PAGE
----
It’s been said that McInally came up with the idea during a visit to a toy store. He noticed there were figurines portraying war, fighting but nothing based on real-life sports heroes. McInally and a former college friend, who happened to be running Kenner’s day-to-day operations, decided collaboration was in order.

Kenner debuted the Starting Lineup figures in 1988, with a 132 piece Major League Baseball set. Each team had at least four players in the set except for the Canadian teams of Montreal and Toronto. They had only one player because Kenner believed that there were an insufficient number of retail outlets in Canada to warrant a full team set. It was Tim Raines and George Bell, respectively. Based on the eventual fate of the Montreal Expos, an insufficient number of retail outlets were the least of Canadian Baseball’s problems.

The Chicago Cubs and New York Mets had the most players in the set with seven per team, because nothing says child friendly like a Lenny Dykstra figure. Kenner also tended to distribute the players to stores by geographical region. For kids like myself who tended to like out of market players, it was virtually impossible to complete the set.

Around the mid 1990s, amidst sagging sales, distribution strategies shifted. To counteract malaise over regional figures, all of the figures were overproduced and released everywhere (which is why I had an unexplained collection of Toronto Blue Jays). Once it became too much of a good thing, the toys headed toward the bargain bin. It was this shift in strategy that is credited for the ultimate down fall of the line.

Today, the figures are collector items. The prices on the figures vary dramatically. Condition factors in. Ask yourself the following. Was your 1988 Don Mattingly taken out of the package so he can date Barbie? What? Is this not a common condition issue for late-80’s Starting Lineups?

If you are wondering, Mattingly’s value is quoted on sites anywhere from $15 to $60. In reality though, in this exceptionally soft toy and collectable market, I haven’t seen him on eBay for anything higher than $10. Apparently those original quotes were Yankees fans, or Don Mattingly’s relatives, or Barbie fans.

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Rest In Peace, Gary Carter

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Rest In Peace, Gary Carter

Posted on 16 February 2012 by Daniel Aubain

You wouldn’t expect a guy from Brooklyn growing up idolizing a catcher from Montreal, but I did. And I have the bad knees to prove it. The sad news of Gary Carter’s passing brings me back to a time in my life when little league, baseball cards, Topps Baseball Sticker Albums, wiffle balls and bats and a ratty old catcher’s mitt consumed every waking moment of my summers.

My dad was the coach of my little league team growing up and he was the kind of dad who didn’t like hearing whining or excuses. So no one was more surprised than I was as he asked for volunteers to be the team’s catcher and when no one answered he looked me in the eye, pointed at the catcher’s equipment and told me to put it on.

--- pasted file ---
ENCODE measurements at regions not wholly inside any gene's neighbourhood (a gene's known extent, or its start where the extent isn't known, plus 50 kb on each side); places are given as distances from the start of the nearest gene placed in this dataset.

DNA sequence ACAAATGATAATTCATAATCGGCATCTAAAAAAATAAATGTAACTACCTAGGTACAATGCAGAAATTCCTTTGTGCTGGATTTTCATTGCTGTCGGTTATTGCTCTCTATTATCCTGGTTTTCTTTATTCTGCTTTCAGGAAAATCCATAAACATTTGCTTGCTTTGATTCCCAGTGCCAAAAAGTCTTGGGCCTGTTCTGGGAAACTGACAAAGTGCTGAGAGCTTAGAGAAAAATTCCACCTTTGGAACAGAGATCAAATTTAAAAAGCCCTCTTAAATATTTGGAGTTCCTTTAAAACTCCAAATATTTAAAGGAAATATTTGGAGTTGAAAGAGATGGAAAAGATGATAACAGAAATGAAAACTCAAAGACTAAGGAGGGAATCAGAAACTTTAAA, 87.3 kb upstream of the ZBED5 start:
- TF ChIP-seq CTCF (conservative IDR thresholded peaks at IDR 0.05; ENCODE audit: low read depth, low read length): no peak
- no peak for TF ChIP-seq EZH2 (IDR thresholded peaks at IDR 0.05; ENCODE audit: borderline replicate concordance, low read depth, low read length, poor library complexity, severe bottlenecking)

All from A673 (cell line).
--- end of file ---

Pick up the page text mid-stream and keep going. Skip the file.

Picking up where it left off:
Back then, in the early 80′s, there was no “coach pitch” or “underhand toss” going on in little league. We used real baseballs and they hurt like hell on the body of a little boy who was barely strong enough to throw the ball back to the pitcher, let alone second base. But again, I had the kind of dad who didn’t like whining, excuses, complaining and especially despised tears.

In a household where the New York Yankees were the only team that was allowed to matter, the Montreal Expos may have well have been a team who played on the moon. And if I planned to emulate any catcher on the baseball field, it better have been Thurman Munson. Especially considering my dad constantly referred to me to his friends as his “little Thurman”. But I was determined to do my own thing regardless of the consequences.

I was a big baseball hat collector as a kid too, mostly of major league baseball teams, because I loved to cut box score lineups out of the newspaper of random, non-Yankees teams, pop on a hat my dad disapproved of and went out to play wiffle ball with the neighborhood kids who wondered why I refused to be the Yankees or Mets players they knew the names of like they were close relatives.

Having a birthday in July, most of my birthday gifts in my younger years were centered around baseball and none blew me away more than a plastic replica batting helmet with the Montreal Expos logo on it my dad gave to me. Dad and I share the same birthday and a connection to the game of baseball like every dad and son dream of having. So as much he wanted me to be his “little Thurman”, he knew this “Gary Carter guy” I always talked about and pretended to be behind the plate was a player worth accepting I loved.

I never openly rooted for Gary Carter when he was with the New York Mets because I was afraid my dad’s acceptance of him would have been pushed to its limits but having my favorite player be an integral part in defeating the hated rival Boston Red Sox secretly brought me a pleasure most in my family recognized. Especially my dad.

Rest in peace, Gary Carter. I loved the way you battled behind the plate and am sure you battled just as hard for you life. You will be missed but never forgotten by a little boy from Brooklyn who dreamed of being a major league catcher because of the way you played the game day after day.